With temperatures climbing, it’s time to leave your dogs at home when you run into the post office or the market “for just a couple of minutes.”

Every summer, news programs carry at least one sad story of a dog dying from heatstroke while locked in a car. The thought of what these poor animals suffer in the process is more than most of us can bear.

Even with windows left open a few inches, your dog is in danger. And it only takes minutes. At a moderate 78 degrees, the inside of a car can reach between 100 and 120 degrees within 15 minutes. On a 90-degree day, your car becomes a 160-degree inferno in just 10 minutes. If you doubt what that can do to your dog, try it out on yourself.

Pet owners who think it’s safe to leave their dogs in a car left running with the air-conditioner turned on should be aware that in some cars, the a/c will shut down if the engine overheats.

Since dogs can cool themselves only through their paw pads and by panting, they will experience dangerous symptoms within 15 minutes. These symptoms include restlessness, thick saliva, heavy panting, lethargy, dark tongue, vomiting and lack of coordination. Brain damage and death are the consequences of our thoughtless behavior.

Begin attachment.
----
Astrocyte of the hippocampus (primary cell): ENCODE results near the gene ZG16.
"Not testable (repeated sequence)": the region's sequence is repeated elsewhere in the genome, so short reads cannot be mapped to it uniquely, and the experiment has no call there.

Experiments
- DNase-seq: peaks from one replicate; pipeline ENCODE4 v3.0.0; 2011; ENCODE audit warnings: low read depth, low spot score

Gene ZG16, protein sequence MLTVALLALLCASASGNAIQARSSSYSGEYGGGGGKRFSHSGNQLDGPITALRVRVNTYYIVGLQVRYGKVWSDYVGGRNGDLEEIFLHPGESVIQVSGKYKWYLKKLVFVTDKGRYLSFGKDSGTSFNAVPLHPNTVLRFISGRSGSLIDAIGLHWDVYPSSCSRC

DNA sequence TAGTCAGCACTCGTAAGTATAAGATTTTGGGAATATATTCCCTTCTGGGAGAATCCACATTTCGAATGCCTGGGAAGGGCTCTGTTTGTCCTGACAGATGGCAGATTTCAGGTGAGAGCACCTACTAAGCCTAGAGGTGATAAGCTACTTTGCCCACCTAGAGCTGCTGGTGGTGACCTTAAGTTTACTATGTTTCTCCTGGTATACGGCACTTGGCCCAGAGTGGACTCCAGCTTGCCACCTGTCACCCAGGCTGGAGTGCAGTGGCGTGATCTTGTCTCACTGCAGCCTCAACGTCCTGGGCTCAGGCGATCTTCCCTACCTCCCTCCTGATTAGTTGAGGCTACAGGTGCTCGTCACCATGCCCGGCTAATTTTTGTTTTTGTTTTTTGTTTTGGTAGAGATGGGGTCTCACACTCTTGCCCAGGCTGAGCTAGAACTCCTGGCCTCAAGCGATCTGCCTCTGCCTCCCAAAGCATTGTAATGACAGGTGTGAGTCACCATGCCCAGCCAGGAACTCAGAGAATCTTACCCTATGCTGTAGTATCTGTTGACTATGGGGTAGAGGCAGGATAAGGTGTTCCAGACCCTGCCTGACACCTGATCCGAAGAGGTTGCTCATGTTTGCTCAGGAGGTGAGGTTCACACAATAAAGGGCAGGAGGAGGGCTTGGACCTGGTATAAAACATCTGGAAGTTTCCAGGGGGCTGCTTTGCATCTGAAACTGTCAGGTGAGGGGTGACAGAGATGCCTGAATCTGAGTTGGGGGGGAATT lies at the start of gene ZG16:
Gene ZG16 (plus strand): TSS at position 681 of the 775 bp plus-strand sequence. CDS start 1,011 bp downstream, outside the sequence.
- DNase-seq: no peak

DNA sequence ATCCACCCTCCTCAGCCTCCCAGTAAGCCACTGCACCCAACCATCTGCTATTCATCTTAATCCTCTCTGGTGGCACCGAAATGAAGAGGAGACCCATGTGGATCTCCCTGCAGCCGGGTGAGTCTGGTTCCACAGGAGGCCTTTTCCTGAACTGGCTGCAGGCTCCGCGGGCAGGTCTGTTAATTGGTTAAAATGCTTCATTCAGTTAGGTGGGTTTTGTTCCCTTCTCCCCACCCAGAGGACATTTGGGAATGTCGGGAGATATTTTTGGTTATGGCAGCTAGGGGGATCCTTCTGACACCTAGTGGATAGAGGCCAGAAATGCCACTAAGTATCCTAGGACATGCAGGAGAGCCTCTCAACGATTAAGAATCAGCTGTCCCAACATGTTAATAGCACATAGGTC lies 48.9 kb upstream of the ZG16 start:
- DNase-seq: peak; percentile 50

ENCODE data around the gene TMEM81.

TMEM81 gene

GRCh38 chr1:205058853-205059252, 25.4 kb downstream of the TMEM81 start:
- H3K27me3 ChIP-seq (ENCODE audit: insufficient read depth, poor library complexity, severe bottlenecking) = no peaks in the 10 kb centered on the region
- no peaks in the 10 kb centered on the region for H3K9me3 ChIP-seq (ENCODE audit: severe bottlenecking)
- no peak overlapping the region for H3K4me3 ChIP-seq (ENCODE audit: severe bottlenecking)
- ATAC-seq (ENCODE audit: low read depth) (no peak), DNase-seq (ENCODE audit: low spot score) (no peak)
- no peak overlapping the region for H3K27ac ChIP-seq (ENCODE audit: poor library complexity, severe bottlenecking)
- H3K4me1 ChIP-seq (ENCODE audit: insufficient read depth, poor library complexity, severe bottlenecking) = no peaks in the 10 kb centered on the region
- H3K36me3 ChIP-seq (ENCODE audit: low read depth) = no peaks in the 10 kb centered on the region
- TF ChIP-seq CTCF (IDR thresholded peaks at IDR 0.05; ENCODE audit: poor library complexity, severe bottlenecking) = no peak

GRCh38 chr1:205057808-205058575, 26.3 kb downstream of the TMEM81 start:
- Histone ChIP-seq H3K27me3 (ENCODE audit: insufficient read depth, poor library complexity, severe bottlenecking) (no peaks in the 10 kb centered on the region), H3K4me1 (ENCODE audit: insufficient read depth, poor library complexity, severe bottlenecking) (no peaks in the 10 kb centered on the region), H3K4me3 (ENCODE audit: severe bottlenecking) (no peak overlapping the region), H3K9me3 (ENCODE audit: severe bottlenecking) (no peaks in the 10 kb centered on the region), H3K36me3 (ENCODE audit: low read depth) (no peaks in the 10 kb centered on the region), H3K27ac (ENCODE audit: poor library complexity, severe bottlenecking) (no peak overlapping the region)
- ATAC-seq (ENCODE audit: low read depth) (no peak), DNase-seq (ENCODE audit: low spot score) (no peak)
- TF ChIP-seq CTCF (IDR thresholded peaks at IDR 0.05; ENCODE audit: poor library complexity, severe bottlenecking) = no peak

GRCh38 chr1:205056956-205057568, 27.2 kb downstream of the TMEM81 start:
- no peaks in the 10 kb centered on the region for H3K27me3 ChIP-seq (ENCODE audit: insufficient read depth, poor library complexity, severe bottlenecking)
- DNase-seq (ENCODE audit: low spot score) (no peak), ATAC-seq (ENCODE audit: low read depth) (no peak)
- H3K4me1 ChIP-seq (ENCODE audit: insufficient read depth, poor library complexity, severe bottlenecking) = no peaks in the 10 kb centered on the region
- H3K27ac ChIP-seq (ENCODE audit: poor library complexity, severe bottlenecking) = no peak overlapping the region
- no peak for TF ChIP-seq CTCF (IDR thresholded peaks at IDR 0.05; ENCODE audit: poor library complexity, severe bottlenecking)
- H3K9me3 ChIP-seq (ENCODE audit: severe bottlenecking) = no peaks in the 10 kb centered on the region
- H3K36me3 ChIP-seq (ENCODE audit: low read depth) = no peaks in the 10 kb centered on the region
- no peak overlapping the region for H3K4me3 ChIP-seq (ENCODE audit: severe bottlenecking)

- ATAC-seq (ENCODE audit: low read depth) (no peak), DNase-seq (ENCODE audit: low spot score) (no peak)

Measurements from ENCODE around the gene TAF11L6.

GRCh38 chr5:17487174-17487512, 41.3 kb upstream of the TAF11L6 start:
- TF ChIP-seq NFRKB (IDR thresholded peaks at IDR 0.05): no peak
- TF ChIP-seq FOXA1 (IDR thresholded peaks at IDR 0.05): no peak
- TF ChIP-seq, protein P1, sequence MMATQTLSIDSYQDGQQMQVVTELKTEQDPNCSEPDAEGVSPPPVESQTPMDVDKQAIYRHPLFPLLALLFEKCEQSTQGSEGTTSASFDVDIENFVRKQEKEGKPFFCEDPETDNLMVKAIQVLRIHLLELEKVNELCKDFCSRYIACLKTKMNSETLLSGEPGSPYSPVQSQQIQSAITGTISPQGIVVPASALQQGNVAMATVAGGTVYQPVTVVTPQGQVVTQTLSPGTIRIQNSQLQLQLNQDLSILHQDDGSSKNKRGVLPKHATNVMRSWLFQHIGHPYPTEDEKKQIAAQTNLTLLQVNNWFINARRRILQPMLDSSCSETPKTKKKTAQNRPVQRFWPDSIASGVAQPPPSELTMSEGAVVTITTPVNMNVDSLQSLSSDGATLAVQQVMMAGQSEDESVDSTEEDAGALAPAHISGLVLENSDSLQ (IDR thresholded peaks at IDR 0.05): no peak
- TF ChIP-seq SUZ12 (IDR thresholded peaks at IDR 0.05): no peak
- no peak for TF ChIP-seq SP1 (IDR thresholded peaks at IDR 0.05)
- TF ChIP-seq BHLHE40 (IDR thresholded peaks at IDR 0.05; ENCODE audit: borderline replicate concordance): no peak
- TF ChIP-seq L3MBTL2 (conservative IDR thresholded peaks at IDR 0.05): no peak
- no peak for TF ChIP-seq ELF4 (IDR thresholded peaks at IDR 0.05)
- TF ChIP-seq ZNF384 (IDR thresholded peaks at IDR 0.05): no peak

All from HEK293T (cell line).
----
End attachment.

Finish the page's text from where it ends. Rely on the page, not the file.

What should you do if you see a dog in distress and the car is locked? Try to locate the owner immediately. If that fails, Idyllwild Fire Department will respond and, if necessary, either force open the car door or take out a window to save an animal. That number is 659-2153.

If it is unable to respond immediately, and you feel the situation calls for it, get a witness to confirm your observations and take whatever action is necessary to get the dog out of the car. Don’t leave the scene until the situation has been resolved.

Once the animal has been rescued, take him or her into an air-conditioned area, offer water, and apply cool (not icy) compresses to the groin, stomach, chest and paws. If possible, immerse the dog in cool (not icy) water for two minutes or douse with a hose. Transport to a vet in an air-conditioned car as soon as possible.

Other heat-related dangers to your dogs include burned pads from walking on hot cement or asphalt. These surfaces, when heated by the sun, can reach 150 degrees.

Do you really need to take your dog to the Fourth of July parade? Most of them actually look pretty miserable. The metal in truck beds gets hot enough to burn paws, too.

Although a dog’s paw pads are thicker than the skin on our feet, they will burn. If it’s too hot for your feet, it’s too hot for theirs.

Some dogs are left tied outside for hours in their guardian’s absence. Please be sure all your pets have access not only to shade, but also to enough clean, cool water that can’t be tipped over by their activity. If you see animals without these minimal considerations, document and call Animal Control to report the abuse. That number is 1-888-636-7387. Or leave a note. Take water. Do something about it because they can’t.